Joseph Erwin – Freelance Dungeon Master

Join in the Adventures!

Star Trek RPGs

…and why the micro-RPG Lasers and Feelings is the best one.

Star Trek is a universe which simply does not lend itself well to large rulebooks and complex rules. Or rather, it lends itself to complexity too well.

Star Trek is a richly textured universe (at least, the golden age of Star Trek is), and what are fans but people who obsess over small details? The problem is that that is exactly what causes most of the issues I see in Star Trek RPGs.

Pictured: Someone’s love and dedication to a thing they enjoy.

I’m not here to dress them down; play what you want! I am no stranger to owning and enjoying systems which can be a little more complex than they need to be in order to tell a good story (Vampire: The Masquerade, Dungeons and Dragons, and Coyote and Crow spring to mind), but I still love them!

But here’s the thing about Star Trek: It is based primarily on TV shows, with the structure and presentation of something made for getting across a good story in around 40 minutes. As such, the plots which lend themselves well to Star Trek follow a similar structure, at least as far as making an adventure which feels “authentically” Star Trek.

Pictured: a very rare occurrence in any Star Trek adventure. This is from the new Trek, if anything.

And though Star Trek has a deal of complexity, most of it is simply consistency of language (i.e. regular reference of familiar technology items), and complex language which hints at greater detail. On the whole, the source material of Star Trek is more about characters and drama than it is about the tech or combat.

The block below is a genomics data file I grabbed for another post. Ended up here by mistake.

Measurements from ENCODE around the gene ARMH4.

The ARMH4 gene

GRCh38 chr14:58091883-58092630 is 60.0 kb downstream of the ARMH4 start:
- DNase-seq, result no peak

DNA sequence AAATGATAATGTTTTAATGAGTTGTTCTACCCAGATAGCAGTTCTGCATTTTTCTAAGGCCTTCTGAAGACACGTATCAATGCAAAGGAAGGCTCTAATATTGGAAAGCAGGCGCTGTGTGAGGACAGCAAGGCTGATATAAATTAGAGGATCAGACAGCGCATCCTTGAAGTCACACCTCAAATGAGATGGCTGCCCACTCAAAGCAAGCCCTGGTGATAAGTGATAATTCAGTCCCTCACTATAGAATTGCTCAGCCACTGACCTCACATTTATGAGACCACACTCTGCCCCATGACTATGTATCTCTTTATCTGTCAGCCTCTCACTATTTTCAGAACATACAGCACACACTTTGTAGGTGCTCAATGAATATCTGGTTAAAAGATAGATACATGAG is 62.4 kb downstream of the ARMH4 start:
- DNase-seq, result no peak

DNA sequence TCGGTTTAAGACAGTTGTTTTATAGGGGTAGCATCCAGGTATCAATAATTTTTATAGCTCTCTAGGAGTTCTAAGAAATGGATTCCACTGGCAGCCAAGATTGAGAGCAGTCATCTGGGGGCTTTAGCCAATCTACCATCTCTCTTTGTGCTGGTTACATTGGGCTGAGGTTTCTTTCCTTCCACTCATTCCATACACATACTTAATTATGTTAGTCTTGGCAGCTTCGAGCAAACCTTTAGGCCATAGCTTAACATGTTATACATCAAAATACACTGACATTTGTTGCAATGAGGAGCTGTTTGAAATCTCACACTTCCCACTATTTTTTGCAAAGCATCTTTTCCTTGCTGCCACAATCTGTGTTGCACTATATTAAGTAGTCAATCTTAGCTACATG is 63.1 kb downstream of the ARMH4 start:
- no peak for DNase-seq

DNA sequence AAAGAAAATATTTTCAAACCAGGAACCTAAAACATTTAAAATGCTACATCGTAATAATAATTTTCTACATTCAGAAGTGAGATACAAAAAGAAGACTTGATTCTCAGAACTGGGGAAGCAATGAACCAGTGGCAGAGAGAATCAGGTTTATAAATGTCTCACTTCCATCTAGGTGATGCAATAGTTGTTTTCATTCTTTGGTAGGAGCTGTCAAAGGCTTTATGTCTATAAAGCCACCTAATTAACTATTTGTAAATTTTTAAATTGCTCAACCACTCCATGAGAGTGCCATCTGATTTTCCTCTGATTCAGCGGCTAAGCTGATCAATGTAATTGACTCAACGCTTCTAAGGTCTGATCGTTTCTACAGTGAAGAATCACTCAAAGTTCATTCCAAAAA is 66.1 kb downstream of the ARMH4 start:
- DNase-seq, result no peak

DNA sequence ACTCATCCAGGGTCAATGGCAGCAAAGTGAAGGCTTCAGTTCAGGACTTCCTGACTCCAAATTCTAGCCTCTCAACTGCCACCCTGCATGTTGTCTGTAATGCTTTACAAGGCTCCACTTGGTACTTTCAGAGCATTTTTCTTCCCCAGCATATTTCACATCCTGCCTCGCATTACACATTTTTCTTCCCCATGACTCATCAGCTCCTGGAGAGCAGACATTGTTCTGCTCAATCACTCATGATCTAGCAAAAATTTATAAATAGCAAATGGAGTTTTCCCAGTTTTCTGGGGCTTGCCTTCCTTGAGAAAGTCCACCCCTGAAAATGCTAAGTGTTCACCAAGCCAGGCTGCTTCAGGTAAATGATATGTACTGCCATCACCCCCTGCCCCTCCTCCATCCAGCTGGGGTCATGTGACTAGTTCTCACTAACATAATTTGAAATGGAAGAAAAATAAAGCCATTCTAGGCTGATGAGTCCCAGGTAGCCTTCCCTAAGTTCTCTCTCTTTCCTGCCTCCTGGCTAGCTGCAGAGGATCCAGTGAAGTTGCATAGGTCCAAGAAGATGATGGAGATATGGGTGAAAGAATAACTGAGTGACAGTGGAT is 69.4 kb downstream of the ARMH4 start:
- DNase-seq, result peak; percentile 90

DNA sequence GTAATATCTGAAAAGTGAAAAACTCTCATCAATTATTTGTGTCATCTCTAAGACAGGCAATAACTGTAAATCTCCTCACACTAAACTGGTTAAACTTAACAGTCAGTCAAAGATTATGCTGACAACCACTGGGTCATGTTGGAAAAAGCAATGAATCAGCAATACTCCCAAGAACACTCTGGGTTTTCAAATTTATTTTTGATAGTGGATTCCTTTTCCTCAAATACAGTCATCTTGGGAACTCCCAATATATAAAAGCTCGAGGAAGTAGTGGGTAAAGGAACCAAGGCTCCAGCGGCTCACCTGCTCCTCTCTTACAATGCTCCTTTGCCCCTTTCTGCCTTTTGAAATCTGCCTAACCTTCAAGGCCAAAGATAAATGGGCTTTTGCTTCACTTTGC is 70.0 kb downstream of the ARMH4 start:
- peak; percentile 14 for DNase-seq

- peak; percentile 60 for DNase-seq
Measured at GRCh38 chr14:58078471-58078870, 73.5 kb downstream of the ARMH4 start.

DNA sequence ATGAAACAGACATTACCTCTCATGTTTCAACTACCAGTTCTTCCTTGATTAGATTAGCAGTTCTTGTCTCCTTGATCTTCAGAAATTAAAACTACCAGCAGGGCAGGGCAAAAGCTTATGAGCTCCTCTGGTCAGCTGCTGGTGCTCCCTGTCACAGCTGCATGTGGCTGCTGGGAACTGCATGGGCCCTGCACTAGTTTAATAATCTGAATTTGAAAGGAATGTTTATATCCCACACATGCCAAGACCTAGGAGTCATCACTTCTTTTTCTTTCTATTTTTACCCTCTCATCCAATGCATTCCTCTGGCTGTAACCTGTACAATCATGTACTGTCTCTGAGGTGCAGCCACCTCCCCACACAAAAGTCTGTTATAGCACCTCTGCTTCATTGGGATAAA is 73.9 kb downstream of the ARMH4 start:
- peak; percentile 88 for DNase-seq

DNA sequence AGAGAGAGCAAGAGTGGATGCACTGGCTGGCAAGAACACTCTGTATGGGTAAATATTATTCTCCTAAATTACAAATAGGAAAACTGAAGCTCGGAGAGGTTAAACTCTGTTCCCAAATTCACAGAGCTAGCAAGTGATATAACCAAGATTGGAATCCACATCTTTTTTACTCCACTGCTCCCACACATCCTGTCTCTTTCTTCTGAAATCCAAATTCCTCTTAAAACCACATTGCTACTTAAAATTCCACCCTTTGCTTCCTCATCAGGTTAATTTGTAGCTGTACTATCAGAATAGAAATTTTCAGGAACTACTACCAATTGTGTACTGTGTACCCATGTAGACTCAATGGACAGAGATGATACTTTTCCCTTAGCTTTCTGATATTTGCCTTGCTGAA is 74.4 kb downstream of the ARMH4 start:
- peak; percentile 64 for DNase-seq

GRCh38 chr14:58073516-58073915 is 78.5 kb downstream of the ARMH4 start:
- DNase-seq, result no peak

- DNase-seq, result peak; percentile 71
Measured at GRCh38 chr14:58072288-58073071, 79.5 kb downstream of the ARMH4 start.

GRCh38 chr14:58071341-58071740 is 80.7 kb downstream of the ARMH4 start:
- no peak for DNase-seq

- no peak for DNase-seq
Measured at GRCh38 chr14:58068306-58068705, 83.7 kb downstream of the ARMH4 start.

Most Star Trek RPGs have excessive skill lists and details which not only prolong character creation but make it harder to play fast-and-loose with a character and the things that make them, well, them.

This is why Lasers and Feelings is the best Star Trek RPG.

It boils down everything about a character to a single number representing one’s capacity to function in situations which require Lasers (knowledge, logic, cool-headed thinking), of Feelings (fighting, quick action, passion, social situations).

With a few other details to generally give guidelines for personality, you can get going with playing them like the Star Trek character they are; a being too complex to be simply encapsulated with exact ratings for skill levels, traits with exacting rules, and a pigeon-holed character class which limits their choices.

It’s enough to know that they are a brilliant strategist, a bold risk-taking captain, a sensitive ensign engineer, or a misanthropic warrior who needs to learn how to crack their own shell, just a bit.

Published by Joe Erwin

I am an independent creator and GM with a deep love of storytelling and adventure! I desire most to share these things with others, and I hope to do that through my work and my writing.

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